·        Premenstrual Dysphoric Disorder

·        Disruptive Mood Dysregulation Disorder

·        Cyclothymic Disorder

·        Bipolar I Disorder

·        Bipolar II Disorder

These are the disorders under the same umbrella in the Diagnostic and Statistical Manual of Mental Disorder edition 5.  Before we move forward with knowing more about MRE Depression, we will explore the characteristics of bipolar.

What is Bipolar?

Bipolar Disorder is the new term for the old diagnosis manic-depressive illness or manic depression). It is a psychological disorder under the Mood Disorders characterized by mania and depression.

This disorder can disrupt patterns of sleep, thinking, feeling, behaving in an immensely fluctuating way. A person may experience heightened emotions and flight of ideas and thoughts when in a manic episode within a period of time and shift to a depressive episode that will also last for a certain amount of time.


A manic episode is characterized by significantly increased goal-oriented activities, heightened energy, sense of self, expansive or irritable mood. It is also common to experience euphoria for people experiencing mania.

Signs and symptoms of mania are as follows:

·        abnormally high optimism

·        grandiose sense of self, beliefs, abilities or powers

·        significantly has less need for rest and sleep but maintaining heightened energy

·        talks very fast

·        flight of ideas

·        feeling jumpy

·        racing thoughts from one to another

·        distractibility

·        inability to focus

·        reckless behaviors without discerning on its consequences

·        hallucinations and delusions in severe cases

Hypomania symptoms

Symptoms of hypomania are similar to mania’s. However, the individual does not lose touch with reality. This is a subthreshold of a manic episode. From an outsider, this may be viewed merely as an unusually bright and good mood. However, hypomania can result in impairment in decision making that may affect relationships, reputation and career, and this may lead to a manic episode. This must be present for at least 4 days.

Major Depressive Episode

Common symptoms of a major depressive episode (MDE) must be present during the same two-week period. At least one or either is present: (a) depressed mood or (b) loss of interest or pleasure and at least 5 of the symptoms below is present:

·         Feeling hopelessness and helplessness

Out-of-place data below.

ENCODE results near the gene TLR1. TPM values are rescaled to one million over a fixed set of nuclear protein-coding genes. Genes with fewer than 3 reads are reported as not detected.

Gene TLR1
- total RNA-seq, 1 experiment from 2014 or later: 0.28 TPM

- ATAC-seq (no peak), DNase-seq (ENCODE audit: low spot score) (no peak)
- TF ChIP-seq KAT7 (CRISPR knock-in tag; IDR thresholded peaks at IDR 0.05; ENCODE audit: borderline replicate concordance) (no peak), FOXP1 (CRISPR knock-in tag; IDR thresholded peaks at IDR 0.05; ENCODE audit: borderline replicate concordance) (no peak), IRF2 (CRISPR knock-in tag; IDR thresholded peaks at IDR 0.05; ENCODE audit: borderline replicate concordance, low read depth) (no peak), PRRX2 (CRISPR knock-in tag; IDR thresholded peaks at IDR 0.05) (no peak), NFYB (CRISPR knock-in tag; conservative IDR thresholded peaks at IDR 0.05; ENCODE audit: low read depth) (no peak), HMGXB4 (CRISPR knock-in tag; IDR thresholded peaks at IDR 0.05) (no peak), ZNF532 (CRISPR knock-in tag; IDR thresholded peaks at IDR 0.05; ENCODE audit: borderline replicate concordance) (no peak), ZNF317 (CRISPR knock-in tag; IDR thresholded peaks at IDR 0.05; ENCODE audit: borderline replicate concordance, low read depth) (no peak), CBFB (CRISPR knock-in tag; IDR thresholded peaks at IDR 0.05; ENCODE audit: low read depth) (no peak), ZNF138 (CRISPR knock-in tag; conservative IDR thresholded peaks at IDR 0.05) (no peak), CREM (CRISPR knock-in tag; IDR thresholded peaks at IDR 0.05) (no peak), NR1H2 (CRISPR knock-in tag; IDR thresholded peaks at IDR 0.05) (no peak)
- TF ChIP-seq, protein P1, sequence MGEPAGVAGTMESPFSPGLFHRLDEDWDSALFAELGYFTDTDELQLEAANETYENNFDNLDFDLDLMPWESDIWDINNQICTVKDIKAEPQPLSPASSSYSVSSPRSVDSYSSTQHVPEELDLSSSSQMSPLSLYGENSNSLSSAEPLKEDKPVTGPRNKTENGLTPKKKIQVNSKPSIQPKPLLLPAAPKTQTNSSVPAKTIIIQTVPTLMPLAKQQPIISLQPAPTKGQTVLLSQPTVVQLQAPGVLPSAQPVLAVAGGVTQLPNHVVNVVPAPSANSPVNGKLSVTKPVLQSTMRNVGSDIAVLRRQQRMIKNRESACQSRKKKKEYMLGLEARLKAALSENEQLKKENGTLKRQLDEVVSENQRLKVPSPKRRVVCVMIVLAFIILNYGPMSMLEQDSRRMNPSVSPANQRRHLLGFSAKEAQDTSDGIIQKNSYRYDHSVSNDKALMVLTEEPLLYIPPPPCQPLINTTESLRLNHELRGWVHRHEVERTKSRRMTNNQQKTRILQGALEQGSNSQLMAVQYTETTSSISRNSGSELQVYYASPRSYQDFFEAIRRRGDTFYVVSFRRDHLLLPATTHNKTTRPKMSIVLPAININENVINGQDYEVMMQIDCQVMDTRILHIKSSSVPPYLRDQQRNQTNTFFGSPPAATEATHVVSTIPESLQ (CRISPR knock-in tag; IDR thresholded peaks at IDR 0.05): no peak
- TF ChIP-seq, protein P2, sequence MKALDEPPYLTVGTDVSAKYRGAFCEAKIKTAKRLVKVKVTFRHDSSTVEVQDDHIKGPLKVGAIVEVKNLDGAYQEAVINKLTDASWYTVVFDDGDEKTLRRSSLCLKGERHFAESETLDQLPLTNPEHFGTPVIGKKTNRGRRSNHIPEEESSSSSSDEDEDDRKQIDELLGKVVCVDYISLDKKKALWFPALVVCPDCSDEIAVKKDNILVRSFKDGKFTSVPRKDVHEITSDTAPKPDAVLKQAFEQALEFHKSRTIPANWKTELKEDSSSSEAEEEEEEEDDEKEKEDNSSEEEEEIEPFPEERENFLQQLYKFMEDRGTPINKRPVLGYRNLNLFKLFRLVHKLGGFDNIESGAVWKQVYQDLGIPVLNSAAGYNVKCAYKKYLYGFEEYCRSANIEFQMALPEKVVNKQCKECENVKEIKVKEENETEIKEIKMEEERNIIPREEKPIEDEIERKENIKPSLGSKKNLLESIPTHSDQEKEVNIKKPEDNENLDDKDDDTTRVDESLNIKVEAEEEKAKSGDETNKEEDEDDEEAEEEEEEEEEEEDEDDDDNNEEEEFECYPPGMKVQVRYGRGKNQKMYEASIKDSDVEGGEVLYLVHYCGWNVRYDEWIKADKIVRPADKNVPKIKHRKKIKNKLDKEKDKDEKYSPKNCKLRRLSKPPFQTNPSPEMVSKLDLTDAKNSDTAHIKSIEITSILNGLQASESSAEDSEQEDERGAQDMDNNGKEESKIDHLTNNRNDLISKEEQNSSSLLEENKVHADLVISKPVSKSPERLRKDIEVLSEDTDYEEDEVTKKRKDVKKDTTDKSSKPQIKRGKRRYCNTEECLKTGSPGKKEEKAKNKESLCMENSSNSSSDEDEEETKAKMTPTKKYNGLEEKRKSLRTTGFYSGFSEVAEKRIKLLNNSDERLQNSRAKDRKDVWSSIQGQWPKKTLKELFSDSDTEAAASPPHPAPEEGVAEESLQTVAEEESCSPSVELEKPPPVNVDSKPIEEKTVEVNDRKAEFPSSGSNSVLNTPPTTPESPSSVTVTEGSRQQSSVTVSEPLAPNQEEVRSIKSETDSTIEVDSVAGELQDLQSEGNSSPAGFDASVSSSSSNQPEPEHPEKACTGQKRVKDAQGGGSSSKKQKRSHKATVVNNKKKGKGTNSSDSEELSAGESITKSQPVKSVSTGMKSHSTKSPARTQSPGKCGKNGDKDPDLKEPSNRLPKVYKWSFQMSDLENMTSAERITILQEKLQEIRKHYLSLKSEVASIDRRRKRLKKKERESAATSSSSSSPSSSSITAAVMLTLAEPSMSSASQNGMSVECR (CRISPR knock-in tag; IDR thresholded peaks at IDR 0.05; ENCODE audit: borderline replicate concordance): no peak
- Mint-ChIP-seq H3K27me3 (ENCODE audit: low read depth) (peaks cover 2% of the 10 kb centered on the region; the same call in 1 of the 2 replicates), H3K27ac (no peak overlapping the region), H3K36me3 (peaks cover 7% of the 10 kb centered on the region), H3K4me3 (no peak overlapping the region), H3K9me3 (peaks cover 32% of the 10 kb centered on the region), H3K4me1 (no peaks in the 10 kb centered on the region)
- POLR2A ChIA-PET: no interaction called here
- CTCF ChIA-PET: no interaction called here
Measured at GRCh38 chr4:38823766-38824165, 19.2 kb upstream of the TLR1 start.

·         significantly decreased interest and desire for pleasurable activities or in almost all activities

·         significant weight loss

·         hypersomnia or insomnia

·         physical and mental sluggishness

·         inability to focus

·         feelings of exhaustion

·         depressed mood

·         recurrent thoughts of death and suicidal ideation  

Bipolar is more than just fleeting moods, feelings, thoughts and emotions. This may interfere with our functioning at home, school and/or work, our relationships and disrupt our ability to do our daily activities.

Bipolar I Disorder

Commonly known as manic-depressive disorder or manic depression as known then. Characterized by having at least one manic episode during their lifetime. A person diagnosed with Bipolar I does not necessarily experience a major depressive episode, but possible.

Bipolar II Disorder

A person diagnosed with Bipolar II does not necessarily need to experience manie. But must experience at least one major depressive episode or hypomania.


Cyclothymia is a milder form of bipolar disorder. Manic episode and major depressive disorder must not be present and fluctuations of mood must be present for at least two years.

FAQs: What does MRE in depression stand for?

 What does MRE stand for in depression?

MRE stands for Most Recent Episode and this is used in diagnosing an individual with Bipolar Disorder.

What is rapid cycling?

Rapid cycling is experiencing more than four or four episodes of manic episodes and depression within 12 months. Intermittently manic and depressive. When not adequately treated, a person may dangerously feel out of control. This is commonly experienced by people with bipolar or symptoms of bipolar.

What are the 4 types of bipolar disorder?

The 4 types of bipolar disorder according to the American Psychiatric Association: